Sermon that should be written in letters of gold

It was on this Mountain that the Holy Prophet (PBUH) delivered his last sermon, a sermon which should be written in letters of gold. It was in this sermon that the Prophet told Muslims not to think Arab is superior to Ajam, all have been created by Allah and all are equal; only the most righteous is most honoured in the eyes of Allah, not Arab or Ajami, white or black. He also exhorted his followers from here to treat women fairly, to respect their rights, to be just to them. It was revolutionary message for the world then. Men still have to learn to be just to women.

The knowledge imparted by the Prophet on Jabal al-Rehmah was revolutionary by any standard. It was a charter of human rights given to humanity hundreds of years ago. Rights and freedom come from knowledge. Knowledge is the very foundation of consciousness and freedom comes from consciousness. One goes from Arafat to Mash`ar. Mash`ar is derived from shu`ur - consciousness. Thus a haji travels from Arafat to Mash`ar - from knowledge to consciousness.

From there the haji comes to Mina - a place of faith, love and sacrifice. It is in Mina that he absolves from all evil by stoning the Satan and sacrificing in the way of Allah. Stoning Satan is done in Mina and is an important part of Haj rituals. One cannot acquire goodness without throwing away what is evil within oneself. Satan - an embodiment of evil - must be rejected, must be thrown out from within. As long as there are traces of evil within Haj cannot be complete.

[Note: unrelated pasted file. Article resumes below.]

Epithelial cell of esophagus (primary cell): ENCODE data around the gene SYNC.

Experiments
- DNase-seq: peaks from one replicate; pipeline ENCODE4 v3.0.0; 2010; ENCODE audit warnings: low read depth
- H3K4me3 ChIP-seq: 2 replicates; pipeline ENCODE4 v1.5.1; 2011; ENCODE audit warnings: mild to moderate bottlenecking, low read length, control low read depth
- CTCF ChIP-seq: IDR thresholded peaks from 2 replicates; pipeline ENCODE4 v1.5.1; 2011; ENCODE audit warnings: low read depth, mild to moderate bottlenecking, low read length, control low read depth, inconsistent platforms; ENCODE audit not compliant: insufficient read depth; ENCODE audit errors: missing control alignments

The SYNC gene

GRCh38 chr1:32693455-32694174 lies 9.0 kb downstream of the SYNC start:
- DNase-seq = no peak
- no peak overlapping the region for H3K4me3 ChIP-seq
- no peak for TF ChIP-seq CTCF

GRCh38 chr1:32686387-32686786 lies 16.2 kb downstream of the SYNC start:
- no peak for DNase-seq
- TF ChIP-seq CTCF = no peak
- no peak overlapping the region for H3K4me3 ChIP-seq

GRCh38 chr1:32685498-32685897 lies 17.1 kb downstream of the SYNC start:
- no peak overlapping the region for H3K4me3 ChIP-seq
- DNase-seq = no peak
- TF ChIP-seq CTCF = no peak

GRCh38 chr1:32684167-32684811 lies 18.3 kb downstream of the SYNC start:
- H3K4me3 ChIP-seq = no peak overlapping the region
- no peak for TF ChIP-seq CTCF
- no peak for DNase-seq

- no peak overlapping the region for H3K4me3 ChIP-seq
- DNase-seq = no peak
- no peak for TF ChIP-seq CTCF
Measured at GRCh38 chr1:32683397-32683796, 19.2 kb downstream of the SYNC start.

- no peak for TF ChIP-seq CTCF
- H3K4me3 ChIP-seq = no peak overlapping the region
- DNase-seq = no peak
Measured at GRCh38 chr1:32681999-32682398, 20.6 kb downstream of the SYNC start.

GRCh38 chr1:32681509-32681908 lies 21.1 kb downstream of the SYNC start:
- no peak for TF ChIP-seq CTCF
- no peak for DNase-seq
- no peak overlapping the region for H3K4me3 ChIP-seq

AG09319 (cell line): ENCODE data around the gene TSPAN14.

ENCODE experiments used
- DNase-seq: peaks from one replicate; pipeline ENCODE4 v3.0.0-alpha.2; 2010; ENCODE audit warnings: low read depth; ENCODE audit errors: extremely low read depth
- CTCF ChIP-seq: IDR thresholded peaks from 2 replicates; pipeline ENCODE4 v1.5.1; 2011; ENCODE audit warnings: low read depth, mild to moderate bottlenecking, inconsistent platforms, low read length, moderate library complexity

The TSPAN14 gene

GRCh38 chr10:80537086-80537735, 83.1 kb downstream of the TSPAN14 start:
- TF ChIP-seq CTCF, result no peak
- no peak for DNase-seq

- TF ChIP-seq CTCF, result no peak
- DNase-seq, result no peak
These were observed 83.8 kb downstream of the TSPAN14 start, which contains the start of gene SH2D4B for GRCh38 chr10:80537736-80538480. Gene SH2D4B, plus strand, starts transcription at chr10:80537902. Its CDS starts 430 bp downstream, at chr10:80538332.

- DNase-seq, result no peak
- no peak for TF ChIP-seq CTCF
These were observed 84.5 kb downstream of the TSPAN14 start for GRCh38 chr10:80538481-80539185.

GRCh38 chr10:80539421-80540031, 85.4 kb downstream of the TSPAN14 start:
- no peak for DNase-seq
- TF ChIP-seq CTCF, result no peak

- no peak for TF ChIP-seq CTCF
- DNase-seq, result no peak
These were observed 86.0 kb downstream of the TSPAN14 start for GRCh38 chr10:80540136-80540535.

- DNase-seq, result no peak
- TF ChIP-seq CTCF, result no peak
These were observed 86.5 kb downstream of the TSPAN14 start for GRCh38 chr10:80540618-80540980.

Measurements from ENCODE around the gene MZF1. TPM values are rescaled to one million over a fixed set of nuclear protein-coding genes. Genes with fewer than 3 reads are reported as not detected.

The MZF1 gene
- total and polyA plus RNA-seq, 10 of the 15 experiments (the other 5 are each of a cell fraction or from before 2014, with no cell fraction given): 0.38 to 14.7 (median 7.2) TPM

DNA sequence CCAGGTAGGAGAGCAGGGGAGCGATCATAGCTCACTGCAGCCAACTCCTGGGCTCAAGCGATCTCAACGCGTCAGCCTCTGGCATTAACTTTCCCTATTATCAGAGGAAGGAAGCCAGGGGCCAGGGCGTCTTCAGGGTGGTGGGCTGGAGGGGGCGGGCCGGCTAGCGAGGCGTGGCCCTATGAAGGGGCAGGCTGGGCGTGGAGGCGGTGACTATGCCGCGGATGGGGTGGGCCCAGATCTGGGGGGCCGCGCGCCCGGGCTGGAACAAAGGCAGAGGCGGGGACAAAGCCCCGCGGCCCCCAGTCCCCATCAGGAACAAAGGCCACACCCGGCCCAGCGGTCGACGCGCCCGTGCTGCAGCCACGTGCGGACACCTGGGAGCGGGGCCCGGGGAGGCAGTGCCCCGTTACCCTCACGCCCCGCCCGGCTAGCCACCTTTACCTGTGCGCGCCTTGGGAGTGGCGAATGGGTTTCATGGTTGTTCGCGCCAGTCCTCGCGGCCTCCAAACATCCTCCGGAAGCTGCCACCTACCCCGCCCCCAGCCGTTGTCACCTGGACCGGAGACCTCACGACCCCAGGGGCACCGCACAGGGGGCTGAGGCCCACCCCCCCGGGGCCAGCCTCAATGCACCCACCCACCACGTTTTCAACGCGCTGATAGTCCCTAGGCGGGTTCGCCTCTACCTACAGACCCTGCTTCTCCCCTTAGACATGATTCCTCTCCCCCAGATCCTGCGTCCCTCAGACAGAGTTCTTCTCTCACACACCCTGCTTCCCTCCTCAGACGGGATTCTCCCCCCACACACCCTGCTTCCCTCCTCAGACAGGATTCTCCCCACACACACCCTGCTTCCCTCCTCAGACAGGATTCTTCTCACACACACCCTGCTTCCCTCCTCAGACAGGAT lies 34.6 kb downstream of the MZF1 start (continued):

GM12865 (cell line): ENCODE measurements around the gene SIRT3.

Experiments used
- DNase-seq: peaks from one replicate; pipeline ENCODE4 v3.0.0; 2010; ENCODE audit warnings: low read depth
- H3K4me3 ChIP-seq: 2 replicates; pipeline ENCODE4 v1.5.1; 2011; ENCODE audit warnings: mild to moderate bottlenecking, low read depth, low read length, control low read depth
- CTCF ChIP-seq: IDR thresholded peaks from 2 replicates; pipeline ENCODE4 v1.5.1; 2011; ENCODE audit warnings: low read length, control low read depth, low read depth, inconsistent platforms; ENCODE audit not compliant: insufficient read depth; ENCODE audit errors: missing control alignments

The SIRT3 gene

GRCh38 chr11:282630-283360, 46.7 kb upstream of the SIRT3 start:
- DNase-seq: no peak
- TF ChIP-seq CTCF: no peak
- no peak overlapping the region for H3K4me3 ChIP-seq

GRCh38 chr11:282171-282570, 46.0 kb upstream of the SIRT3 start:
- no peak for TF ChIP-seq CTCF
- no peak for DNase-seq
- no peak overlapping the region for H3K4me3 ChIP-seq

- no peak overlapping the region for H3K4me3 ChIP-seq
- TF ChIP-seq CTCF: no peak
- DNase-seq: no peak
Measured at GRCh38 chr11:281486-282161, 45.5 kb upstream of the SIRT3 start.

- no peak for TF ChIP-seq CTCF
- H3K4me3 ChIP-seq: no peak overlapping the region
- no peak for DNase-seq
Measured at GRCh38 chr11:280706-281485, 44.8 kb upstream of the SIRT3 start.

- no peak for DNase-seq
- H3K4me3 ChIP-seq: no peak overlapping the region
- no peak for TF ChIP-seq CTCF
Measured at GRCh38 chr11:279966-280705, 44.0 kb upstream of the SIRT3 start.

Rejection thus is as important as acquisition. Life cannot be complete without rejection as it is incomplete without acquisition. Acquisition of knowledge is not possible without rejection of ignorance. In Mina a haji thus finally gets rid of all evils - small or big or of in between. Thus the hajis stone the great Satan, the middle one and the smaller one. All must be hit, all must be rejected.

It is again in Mina that a sacrificial animal is slaughtered. Not that Allah needs our sacrifice, not that blood and flesh of animal reaches Allah. Thus the Quran says, "Nor their flesh, nor their blood, reaches Allah, but to Him is acceptable taqwa (righteousness, observance of duty) on your part. Thus has He made them subservient to you, that you may magnify Allah for guiding you right. And give good news to those who do good (to others)" (22:37).

One has to kill ones own ego

Thus it is very clear that sacrifice of animal is not needed by Allah but it is the spirit of sacrifice, righteousness and observance of duty which is important. It is symbolic of the fact that one cannot get rid of evil without sacrifice. Thus it is significant that both - stoning the Satan and sacrifice of animal - is done at Mina. One must realise that one cannot really get rid of evil without sacrifice in the way of Allah; it is not sacrifice of animal per se which matters but it is the resolve to dedicate oneself totally for the sake of Allah which is important.

The word li tukabbirullaha (to magnify Allah) is very seminal in the verse. One must sacrifice in